Archive for the 'documentary' Category


Great Moments in Black History: #3

Shirley Chisholm declares presidential bid, January 25, 1972

When I wear my “Shirley Chisholm for President” button, I get two reactions. The first–usually from someone over the age of 50–is an enthusiastic smile before they ask where I got it.  The second, more common reaction is, “Who’s Shirley Chisholm?” After I sigh and hang my head briefly–especially when asked that by a person of color–I explain that she was the first Black woman elected to Congress, and the first Black person to seek a major-party’s Presidential nomination.

I could tell you about how kick-ass Ms. Shirley was, but instead I’ll direct you to Chisholm ’72: Unbought & Unbossed, so you can see for yourself.


Electric Purgatory: The Fate of the Black Rocker

This documentary film from Raymond Gayle examines “the struggles of the black rock musician and the stigma they face in the black community and the music industry.”  It features tons of great performance footage and interviews with journalists and musicians like Angelo Moore of Fishbone, Vernon Reid of In Living Color, and Cody ChesnuTT. Although the film is a bit rough around the edges, it’s got a lot of heart and certainly tackles an interesting and timely subject.  The success of bands like TV on the Radio (one white guy) and Bloc Party (fronted by a black guy) might signal a shift toward an acceptance of more rockers of color.  Watch it here, or by all means go buy a copy.

And here’s the Saturday Night Live performance that first made me a Fishbone fan.

Fishbone – Everyday Sunshine Live at Saturday Night Live

daniele | MySpace Video


Taken for a Ride

Whenever I find myself bogged down in LA’s notorious traffic, the following two thoughts invariably pop into my head.

1.  Get the fuck out of my way!

2.  It didn’t have to be like this.

Taken for a Ride is a 1996 documentary that lays out some of the circumstances that led to America having “the worst public transit in the industrialized world.” It’s informative, infuriating, and should be mandatory viewing for every American who lives in an urban area.  I watched in on Christmas Eve.  Luckily, the next day I was able to retreat into the Paris Metro system, thanks to this amazing gift from my wife.


Free Book:Fear and Loathing: On the Campaign Trail ’72

Left outside AOC early this afternoon.  Suggested to me by my man Jim.  Luckily, I watched One Bright Shining Moment not too long ago, so a lot of the people and events were still fresh in my mind.  In my current hyper-pessimistic state, I’m not sure it was a good idea to read a first hand account of how when America came to a crossroads, they decided to take a hard right.  Still, it was an entertaining read.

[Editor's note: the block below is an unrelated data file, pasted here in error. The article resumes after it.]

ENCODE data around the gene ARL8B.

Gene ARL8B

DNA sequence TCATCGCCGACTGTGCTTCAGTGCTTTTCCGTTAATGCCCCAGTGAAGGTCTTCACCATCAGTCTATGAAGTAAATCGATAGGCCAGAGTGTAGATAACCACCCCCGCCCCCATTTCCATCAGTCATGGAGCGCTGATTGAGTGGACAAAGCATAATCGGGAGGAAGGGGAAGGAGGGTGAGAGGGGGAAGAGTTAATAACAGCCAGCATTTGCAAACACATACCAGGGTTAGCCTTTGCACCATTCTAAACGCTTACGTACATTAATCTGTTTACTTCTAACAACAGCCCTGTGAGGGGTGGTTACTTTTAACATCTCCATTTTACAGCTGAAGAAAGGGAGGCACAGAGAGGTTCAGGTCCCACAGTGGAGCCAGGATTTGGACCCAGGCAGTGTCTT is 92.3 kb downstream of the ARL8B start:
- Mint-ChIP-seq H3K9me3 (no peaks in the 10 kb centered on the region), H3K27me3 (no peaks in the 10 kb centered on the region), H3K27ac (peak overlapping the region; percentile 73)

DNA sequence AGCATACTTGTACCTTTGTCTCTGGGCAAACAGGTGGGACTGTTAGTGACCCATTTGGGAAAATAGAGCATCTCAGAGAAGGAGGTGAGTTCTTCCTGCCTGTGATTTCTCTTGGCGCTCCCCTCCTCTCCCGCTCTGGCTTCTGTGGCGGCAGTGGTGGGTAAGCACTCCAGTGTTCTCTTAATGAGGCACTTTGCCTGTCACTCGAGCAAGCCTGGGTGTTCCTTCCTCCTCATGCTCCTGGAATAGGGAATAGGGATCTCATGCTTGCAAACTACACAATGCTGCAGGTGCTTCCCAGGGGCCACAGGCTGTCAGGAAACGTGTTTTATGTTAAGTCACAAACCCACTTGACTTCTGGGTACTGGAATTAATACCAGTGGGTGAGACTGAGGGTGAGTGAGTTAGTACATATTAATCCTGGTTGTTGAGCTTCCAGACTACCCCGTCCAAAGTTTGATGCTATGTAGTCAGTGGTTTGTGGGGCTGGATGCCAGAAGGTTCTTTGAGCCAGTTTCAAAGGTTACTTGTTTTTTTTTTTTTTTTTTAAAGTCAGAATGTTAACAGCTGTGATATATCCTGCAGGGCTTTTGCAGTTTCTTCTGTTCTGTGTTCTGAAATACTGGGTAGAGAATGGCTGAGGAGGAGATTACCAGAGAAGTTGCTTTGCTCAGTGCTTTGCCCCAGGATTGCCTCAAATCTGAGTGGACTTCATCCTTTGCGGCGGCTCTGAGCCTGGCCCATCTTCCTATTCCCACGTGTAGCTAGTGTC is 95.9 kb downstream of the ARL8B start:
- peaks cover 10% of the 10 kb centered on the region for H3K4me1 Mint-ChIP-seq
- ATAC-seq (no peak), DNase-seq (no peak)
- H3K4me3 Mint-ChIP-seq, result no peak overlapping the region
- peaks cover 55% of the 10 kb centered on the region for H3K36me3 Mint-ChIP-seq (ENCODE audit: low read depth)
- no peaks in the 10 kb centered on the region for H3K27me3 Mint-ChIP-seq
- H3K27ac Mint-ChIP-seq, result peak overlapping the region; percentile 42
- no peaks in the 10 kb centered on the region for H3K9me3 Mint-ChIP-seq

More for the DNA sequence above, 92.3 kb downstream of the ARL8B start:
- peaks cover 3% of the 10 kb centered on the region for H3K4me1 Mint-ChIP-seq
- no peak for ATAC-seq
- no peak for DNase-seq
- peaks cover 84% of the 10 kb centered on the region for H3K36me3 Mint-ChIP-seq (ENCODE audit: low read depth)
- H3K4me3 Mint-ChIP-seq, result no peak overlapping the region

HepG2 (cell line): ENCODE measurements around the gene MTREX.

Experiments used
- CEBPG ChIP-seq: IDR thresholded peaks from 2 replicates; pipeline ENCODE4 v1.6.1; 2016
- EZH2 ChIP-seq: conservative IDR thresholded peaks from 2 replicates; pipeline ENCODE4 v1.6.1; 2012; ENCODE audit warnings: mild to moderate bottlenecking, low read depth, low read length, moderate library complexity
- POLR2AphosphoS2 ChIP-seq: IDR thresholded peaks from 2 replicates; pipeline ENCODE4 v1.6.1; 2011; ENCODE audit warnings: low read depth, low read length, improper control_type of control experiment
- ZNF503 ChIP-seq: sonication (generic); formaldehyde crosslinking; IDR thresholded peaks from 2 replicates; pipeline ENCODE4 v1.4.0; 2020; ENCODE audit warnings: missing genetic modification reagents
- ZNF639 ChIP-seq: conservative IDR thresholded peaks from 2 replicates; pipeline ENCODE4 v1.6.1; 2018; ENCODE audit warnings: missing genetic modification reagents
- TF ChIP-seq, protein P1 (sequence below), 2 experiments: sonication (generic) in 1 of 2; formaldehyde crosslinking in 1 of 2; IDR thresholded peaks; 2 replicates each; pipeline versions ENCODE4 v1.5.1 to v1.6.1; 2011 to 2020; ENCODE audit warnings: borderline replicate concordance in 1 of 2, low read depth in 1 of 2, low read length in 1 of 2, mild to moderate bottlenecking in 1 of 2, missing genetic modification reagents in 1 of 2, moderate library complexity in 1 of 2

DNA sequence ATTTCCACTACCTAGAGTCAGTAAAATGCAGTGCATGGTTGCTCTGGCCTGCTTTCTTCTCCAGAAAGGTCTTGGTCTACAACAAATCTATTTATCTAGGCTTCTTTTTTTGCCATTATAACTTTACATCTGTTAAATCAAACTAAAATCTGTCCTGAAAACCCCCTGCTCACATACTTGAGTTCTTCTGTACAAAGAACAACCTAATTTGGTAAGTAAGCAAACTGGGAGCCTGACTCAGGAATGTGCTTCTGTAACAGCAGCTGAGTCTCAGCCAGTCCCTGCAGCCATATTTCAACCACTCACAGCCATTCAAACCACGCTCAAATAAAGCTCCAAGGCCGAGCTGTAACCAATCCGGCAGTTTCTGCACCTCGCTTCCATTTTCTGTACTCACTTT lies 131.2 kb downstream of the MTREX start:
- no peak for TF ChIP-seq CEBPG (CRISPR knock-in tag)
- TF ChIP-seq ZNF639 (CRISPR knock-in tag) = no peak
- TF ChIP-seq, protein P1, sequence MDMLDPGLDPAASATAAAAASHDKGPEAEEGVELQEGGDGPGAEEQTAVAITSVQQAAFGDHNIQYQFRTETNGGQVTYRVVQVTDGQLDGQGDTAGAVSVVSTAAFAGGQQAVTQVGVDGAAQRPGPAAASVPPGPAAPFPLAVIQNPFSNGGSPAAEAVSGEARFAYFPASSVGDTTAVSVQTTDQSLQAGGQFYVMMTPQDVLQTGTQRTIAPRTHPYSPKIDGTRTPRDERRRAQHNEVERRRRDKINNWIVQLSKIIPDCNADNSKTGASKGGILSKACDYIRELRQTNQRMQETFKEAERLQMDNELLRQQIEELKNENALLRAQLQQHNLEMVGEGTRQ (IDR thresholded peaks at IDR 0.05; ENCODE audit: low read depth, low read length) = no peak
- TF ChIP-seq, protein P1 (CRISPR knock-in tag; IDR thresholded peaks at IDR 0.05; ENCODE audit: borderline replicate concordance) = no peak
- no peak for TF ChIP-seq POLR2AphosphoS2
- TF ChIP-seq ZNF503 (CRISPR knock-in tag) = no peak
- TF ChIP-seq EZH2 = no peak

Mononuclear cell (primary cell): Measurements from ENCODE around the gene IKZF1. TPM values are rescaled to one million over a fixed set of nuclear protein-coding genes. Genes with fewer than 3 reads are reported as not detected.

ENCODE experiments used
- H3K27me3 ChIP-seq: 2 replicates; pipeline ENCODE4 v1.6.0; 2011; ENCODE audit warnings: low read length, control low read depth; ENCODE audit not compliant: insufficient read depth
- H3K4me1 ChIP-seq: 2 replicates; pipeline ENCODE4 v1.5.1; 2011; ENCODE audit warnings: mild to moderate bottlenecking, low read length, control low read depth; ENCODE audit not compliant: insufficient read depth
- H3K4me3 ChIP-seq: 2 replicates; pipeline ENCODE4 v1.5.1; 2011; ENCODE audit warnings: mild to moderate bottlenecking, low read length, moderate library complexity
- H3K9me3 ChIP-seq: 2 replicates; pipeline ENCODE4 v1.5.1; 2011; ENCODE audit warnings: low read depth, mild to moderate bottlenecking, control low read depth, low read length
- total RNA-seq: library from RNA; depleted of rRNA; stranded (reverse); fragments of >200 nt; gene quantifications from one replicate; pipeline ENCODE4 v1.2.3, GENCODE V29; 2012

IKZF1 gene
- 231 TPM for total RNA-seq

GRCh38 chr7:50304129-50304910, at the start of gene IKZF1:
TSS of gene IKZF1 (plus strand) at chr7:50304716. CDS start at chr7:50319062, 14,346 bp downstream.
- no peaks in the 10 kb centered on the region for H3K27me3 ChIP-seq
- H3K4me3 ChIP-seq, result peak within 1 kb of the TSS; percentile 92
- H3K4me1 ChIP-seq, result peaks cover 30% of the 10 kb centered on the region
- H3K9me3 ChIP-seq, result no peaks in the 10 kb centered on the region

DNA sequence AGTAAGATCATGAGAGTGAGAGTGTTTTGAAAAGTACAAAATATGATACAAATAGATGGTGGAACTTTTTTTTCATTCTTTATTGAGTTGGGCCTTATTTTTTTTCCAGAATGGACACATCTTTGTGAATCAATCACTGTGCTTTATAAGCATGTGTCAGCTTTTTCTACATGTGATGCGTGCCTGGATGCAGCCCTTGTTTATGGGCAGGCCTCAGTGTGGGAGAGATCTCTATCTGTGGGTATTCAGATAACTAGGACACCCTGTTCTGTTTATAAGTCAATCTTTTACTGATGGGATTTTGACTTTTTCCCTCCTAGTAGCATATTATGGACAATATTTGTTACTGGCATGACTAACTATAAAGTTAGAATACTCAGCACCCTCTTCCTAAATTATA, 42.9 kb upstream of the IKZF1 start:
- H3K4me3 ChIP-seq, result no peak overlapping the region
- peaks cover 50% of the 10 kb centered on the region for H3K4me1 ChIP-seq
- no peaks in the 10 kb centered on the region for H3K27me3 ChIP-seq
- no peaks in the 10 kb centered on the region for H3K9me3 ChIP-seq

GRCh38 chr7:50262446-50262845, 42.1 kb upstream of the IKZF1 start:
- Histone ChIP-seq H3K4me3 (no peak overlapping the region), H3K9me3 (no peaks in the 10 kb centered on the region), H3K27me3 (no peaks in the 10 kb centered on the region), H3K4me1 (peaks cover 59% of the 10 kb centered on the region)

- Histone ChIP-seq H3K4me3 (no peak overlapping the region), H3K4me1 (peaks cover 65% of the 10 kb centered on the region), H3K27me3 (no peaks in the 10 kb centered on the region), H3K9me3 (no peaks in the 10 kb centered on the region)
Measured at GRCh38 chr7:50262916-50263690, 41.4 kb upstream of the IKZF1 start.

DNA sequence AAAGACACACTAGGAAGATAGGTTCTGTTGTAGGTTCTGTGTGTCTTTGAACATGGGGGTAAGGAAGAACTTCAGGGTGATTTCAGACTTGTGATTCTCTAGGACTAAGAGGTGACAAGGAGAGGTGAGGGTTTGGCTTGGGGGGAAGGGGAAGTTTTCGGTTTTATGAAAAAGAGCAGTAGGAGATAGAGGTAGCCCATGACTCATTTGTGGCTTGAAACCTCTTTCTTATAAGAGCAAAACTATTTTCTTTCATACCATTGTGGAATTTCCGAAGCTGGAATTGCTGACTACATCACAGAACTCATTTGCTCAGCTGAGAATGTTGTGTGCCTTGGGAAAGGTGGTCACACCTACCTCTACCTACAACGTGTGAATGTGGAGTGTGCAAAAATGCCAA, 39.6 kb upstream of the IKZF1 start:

The drug war comes to Pine Ridge

In 2000, Alex White Plume and his family had a great idea. After attempts to raise alfalfa, barley and corn on the tough soil of South Dakota’s Pine Ridge reservation, they decided to give industrial hemp a try.

Hemp is not marijuana.

Hemp has less than 1% THC, has over 25,000 uses, and is a hearty and relatively easy crop to grow. Buying hemp products in the US is totally and completely legal. Growing hemp, however, is not.
The White Plumes figured that, since their reservation is sovereign land, they would be able to grow hemp without the intrusion of the government. The DEA had other ideas.

Read more about their struggle in this NY Times article, and check out the website for the PBS series P.O.V, and the filmmakers own site.

Bonus hilarious video. Bush tries, in vain, to define sovereignty. What an idiot.


Big Bucks, Big Pharma.

If you watch this entire documentary, you’ll want to bang your head against the wall for an hour before you run to your computer to type out an angry letter to your congressman. On second thought, write the letter before you bang your head against the wall.

Big Bucks, Big Pharma: Marketing Disease & Pushing Drugs calmly and plainly exposes the ways that the pharmaceutical industry tricks millions of Americans into believing that they need the various snake oils and tonics that are flooding the market.

No, Amy Goodman’s aggressive monotone is no match for Michael Moore muckraking in Guantanamo Bay. But I doubt that you could find a more informative account of just what Big Pharma is doing to hurt this country’s health.

Oh yeah. I did not watch SiCKO via the internets. So, there’s no way that I could possibly tell everyone within the sound of my voice how great it is and that they should pay to see it in theaters on the day that it opens. I know I’m going to.

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